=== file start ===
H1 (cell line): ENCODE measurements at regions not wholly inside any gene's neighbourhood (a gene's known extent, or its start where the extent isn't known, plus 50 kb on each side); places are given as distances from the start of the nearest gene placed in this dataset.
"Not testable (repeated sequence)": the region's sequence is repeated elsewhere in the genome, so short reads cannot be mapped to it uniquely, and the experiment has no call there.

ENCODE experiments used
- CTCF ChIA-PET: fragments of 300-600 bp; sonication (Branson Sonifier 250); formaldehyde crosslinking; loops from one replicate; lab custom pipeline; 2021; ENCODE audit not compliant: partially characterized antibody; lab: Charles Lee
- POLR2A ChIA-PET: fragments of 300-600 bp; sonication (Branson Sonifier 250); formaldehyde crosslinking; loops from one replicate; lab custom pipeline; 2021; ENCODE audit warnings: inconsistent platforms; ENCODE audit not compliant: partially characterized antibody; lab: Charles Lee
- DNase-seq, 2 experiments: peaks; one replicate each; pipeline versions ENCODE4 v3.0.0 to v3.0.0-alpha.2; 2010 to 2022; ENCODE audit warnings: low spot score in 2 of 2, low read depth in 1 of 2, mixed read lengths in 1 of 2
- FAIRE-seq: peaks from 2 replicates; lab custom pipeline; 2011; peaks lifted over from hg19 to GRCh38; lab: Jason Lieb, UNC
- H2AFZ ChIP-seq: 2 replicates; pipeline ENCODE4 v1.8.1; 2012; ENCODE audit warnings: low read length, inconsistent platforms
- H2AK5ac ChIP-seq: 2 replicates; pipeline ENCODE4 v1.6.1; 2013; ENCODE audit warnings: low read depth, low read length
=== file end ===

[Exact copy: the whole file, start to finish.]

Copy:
H1 (cell line): ENCODE measurements at regions not wholly inside any gene's neighbourhood (a gene's known extent, or its start where the extent isn't known, plus 50 kb on each side); places are given as distances from the start of the nearest gene placed in this dataset.
"Not testable (repeated sequence)": the region's sequence is repeated elsewhere in the genome, so short reads cannot be mapped to it uniquely, and the experiment has no call there.

ENCODE experiments used
- CTCF ChIA-PET: fragments of 300-600 bp; sonication (Branson Sonifier 250); formaldehyde crosslinking; loops from one replicate; lab custom pipeline; 2021; ENCODE audit not compliant: partially characterized antibody; lab: Charles Lee
- POLR2A ChIA-PET: fragments of 300-600 bp; sonication (Branson Sonifier 250); formaldehyde crosslinking; loops from one replicate; lab custom pipeline; 2021; ENCODE audit warnings: inconsistent platforms; ENCODE audit not compliant: partially characterized antibody; lab: Charles Lee
- DNase-seq, 2 experiments: peaks; one replicate each; pipeline versions ENCODE4 v3.0.0 to v3.0.0-alpha.2; 2010 to 2022; ENCODE audit warnings: low spot score in 2 of 2, low read depth in 1 of 2, mixed read lengths in 1 of 2
- FAIRE-seq: peaks from 2 replicates; lab custom pipeline; 2011; peaks lifted over from hg19 to GRCh38; lab: Jason Lieb, UNC
- H2AFZ ChIP-seq: 2 replicates; pipeline ENCODE4 v1.8.1; 2012; ENCODE audit warnings: low read length, inconsistent platforms
- H2AK5ac ChIP-seq: 2 replicates; pipeline ENCODE4 v1.6.1; 2013; ENCODE audit warnings: low read depth, low read length